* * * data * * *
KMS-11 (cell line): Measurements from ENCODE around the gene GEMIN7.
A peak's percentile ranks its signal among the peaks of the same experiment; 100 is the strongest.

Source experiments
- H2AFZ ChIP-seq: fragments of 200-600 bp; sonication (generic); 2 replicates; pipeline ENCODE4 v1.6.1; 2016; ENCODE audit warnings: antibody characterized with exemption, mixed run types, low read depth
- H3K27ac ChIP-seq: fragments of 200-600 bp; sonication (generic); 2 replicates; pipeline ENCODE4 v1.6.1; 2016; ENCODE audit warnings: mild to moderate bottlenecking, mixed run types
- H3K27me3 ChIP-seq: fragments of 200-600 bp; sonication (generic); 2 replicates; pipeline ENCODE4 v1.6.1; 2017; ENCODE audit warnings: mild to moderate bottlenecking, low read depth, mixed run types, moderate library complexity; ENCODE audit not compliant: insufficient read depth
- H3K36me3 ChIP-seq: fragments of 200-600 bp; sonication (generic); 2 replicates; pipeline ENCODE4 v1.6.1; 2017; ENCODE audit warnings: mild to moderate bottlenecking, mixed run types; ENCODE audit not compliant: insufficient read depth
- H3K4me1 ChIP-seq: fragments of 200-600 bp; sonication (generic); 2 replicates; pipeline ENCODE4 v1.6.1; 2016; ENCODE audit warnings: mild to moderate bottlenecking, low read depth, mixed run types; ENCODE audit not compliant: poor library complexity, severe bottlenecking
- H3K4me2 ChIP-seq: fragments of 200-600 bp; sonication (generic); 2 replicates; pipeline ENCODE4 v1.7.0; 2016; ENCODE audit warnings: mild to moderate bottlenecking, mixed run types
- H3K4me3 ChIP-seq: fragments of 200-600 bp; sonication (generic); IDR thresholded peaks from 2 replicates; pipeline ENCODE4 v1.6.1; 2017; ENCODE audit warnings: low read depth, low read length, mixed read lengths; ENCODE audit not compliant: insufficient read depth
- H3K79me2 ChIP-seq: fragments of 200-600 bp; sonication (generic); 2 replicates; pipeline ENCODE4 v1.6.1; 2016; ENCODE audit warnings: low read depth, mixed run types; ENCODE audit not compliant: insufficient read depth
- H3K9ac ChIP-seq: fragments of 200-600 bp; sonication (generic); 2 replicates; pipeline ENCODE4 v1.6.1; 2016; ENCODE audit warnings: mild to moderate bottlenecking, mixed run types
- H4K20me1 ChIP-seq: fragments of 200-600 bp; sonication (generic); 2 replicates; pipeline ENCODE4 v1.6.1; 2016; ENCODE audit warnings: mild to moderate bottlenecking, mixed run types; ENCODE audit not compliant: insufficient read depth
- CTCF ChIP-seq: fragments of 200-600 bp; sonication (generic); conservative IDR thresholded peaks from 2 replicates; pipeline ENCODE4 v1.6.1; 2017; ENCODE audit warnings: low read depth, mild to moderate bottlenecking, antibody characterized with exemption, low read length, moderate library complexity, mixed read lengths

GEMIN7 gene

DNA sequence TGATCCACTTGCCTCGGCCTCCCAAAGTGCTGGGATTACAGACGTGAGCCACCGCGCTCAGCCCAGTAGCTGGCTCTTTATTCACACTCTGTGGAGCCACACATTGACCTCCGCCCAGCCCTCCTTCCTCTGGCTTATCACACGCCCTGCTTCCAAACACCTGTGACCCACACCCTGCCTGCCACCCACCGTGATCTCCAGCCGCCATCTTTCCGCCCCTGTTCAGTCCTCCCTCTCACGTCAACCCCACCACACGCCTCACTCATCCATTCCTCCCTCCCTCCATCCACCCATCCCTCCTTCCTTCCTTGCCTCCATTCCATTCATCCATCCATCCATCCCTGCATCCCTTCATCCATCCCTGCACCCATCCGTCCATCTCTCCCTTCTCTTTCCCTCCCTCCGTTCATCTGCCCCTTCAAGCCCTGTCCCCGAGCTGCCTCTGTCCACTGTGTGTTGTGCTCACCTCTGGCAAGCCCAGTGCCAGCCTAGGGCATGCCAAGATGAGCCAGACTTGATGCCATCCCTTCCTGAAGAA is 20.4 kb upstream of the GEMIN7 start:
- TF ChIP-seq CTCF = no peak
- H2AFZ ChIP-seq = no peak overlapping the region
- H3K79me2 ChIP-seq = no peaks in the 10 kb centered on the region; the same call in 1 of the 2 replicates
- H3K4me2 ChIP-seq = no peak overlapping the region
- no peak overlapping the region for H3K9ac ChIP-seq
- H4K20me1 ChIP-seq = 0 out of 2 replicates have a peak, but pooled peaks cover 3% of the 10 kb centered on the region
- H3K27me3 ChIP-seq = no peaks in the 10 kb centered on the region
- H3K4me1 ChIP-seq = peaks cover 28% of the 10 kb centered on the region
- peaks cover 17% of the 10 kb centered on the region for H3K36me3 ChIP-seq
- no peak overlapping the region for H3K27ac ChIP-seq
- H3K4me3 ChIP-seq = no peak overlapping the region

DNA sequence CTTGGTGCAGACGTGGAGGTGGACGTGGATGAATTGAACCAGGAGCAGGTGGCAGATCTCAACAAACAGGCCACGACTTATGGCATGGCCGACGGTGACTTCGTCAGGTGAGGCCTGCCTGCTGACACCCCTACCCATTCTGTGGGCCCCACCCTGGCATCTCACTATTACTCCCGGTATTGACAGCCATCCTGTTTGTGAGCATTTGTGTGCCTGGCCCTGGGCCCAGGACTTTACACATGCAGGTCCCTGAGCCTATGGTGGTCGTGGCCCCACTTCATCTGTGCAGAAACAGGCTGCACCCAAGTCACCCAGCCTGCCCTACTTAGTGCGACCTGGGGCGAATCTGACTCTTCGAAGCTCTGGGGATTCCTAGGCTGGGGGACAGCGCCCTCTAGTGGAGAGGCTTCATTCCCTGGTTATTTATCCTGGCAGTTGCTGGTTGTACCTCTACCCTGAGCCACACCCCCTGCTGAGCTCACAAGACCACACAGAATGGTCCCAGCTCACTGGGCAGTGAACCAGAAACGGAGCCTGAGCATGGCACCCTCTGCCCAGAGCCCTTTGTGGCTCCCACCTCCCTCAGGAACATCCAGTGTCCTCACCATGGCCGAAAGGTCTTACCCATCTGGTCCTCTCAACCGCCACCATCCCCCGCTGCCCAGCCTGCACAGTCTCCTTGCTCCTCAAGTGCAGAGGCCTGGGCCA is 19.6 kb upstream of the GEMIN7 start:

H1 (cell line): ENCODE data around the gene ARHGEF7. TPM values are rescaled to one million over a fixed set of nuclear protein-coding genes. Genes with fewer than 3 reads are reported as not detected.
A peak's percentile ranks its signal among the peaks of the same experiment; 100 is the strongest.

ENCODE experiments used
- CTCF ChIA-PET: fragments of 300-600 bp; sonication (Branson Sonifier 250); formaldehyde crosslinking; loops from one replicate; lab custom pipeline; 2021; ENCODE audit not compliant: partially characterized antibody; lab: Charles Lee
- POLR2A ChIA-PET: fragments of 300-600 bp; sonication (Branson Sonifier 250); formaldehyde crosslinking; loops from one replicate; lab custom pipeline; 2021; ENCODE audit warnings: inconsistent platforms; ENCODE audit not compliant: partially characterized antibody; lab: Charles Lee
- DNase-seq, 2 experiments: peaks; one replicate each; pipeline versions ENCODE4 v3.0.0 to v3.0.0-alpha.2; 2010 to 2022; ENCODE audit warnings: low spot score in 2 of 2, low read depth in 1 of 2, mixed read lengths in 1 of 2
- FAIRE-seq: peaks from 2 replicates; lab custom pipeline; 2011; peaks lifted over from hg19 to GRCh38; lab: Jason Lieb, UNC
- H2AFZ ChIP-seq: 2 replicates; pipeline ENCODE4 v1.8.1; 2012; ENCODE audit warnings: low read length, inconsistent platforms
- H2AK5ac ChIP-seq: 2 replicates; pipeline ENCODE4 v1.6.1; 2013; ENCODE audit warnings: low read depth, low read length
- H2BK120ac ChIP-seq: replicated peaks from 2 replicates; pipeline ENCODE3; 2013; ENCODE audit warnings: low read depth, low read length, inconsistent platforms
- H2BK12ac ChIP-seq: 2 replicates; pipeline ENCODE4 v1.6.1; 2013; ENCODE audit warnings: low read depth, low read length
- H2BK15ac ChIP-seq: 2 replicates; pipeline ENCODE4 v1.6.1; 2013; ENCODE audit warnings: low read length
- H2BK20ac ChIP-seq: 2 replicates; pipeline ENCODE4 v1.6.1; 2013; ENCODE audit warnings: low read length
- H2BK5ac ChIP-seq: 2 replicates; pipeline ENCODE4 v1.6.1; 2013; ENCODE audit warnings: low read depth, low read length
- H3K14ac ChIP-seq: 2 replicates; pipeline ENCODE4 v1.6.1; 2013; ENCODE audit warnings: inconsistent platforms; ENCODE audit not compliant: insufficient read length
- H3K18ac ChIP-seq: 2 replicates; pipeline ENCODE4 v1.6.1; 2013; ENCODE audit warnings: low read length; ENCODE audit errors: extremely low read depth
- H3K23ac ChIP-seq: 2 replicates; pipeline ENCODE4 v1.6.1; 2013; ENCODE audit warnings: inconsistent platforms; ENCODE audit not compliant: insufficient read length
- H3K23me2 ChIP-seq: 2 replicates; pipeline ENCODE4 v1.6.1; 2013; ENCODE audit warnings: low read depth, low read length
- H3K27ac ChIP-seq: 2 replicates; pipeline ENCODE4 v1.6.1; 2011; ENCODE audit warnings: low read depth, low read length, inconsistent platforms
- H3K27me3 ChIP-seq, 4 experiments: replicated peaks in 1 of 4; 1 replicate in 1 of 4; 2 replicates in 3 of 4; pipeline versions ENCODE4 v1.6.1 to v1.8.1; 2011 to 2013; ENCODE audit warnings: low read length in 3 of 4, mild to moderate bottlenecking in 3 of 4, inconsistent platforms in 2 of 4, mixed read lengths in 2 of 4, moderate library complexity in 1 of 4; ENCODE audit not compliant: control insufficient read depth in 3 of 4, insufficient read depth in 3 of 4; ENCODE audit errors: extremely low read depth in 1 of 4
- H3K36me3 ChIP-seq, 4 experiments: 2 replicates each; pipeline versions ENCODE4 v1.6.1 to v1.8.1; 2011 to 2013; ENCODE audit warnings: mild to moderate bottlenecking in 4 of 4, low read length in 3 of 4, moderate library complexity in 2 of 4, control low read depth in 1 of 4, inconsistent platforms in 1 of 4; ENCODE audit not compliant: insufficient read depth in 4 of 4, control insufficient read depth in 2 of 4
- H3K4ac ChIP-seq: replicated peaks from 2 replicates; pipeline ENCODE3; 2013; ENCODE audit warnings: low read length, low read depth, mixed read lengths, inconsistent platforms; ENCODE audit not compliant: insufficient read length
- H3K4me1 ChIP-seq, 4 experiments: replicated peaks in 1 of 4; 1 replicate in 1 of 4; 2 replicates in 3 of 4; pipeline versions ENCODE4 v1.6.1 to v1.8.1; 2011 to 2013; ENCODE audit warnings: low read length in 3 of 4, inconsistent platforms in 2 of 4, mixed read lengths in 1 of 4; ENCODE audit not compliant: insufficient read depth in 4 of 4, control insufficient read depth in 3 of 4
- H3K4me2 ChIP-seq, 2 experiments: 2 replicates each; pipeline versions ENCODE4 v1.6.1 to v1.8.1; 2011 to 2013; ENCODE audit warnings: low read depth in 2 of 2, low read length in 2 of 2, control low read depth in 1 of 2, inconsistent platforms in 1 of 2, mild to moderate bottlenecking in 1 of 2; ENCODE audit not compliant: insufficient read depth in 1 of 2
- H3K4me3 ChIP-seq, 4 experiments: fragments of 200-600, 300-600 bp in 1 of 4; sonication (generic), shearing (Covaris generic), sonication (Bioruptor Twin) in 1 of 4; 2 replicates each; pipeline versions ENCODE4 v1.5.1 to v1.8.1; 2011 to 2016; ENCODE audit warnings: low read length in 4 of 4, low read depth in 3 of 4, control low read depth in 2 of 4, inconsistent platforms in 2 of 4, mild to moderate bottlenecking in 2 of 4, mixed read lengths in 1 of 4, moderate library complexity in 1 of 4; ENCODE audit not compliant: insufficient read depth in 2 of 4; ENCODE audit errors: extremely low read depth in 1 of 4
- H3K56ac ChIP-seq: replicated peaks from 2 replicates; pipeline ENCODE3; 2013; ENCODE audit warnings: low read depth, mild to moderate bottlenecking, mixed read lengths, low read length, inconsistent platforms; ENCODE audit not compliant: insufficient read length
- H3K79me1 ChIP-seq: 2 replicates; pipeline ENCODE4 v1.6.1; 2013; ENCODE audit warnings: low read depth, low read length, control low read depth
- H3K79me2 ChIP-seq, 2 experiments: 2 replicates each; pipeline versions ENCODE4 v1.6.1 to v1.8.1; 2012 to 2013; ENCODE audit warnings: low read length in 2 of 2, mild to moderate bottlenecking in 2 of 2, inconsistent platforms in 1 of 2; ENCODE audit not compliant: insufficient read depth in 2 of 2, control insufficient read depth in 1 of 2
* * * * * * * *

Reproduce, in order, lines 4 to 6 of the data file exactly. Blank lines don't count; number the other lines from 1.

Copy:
- H2AFZ ChIP-seq: fragments of 200-600 bp; sonication (generic); 2 replicates; pipeline ENCODE4 v1.6.1; 2016; ENCODE audit warnings: antibody characterized with exemption, mixed run types, low read depth
- H3K27ac ChIP-seq: fragments of 200-600 bp; sonication (generic); 2 replicates; pipeline ENCODE4 v1.6.1; 2016; ENCODE audit warnings: mild to moderate bottlenecking, mixed run types
- H3K27me3 ChIP-seq: fragments of 200-600 bp; sonication (generic); 2 replicates; pipeline ENCODE4 v1.6.1; 2017; ENCODE audit warnings: mild to moderate bottlenecking, low read depth, mixed run types, moderate library complexity; ENCODE audit not compliant: insufficient read depth